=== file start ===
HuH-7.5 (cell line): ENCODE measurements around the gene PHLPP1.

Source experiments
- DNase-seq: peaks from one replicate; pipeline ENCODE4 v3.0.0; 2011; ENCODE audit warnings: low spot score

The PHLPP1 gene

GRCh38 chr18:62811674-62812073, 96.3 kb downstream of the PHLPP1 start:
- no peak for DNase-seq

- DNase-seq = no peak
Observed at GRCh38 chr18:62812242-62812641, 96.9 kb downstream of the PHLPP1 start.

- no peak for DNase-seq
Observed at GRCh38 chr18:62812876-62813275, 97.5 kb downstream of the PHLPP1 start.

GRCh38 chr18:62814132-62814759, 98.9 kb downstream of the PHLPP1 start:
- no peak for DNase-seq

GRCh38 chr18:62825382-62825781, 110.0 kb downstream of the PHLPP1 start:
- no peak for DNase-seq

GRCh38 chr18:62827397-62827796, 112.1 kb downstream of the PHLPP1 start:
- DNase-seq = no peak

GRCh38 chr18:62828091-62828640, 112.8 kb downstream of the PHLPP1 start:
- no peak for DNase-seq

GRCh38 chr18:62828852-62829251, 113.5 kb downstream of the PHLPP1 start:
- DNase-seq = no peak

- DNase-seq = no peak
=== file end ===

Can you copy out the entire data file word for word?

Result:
HuH-7.5 (cell line): ENCODE measurements around the gene PHLPP1.

Source experiments
- DNase-seq: peaks from one replicate; pipeline ENCODE4 v3.0.0; 2011; ENCODE audit warnings: low spot score

The PHLPP1 gene

GRCh38 chr18:62811674-62812073, 96.3 kb downstream of the PHLPP1 start:
- no peak for DNase-seq

- DNase-seq = no peak
Observed at GRCh38 chr18:62812242-62812641, 96.9 kb downstream of the PHLPP1 start.

- no peak for DNase-seq
Observed at GRCh38 chr18:62812876-62813275, 97.5 kb downstream of the PHLPP1 start.

GRCh38 chr18:62814132-62814759, 98.9 kb downstream of the PHLPP1 start:
- no peak for DNase-seq

GRCh38 chr18:62825382-62825781, 110.0 kb downstream of the PHLPP1 start:
- no peak for DNase-seq

GRCh38 chr18:62827397-62827796, 112.1 kb downstream of the PHLPP1 start:
- DNase-seq = no peak

GRCh38 chr18:62828091-62828640, 112.8 kb downstream of the PHLPP1 start:
- no peak for DNase-seq

GRCh38 chr18:62828852-62829251, 113.5 kb downstream of the PHLPP1 start:
- DNase-seq = no peak

- DNase-seq = no peak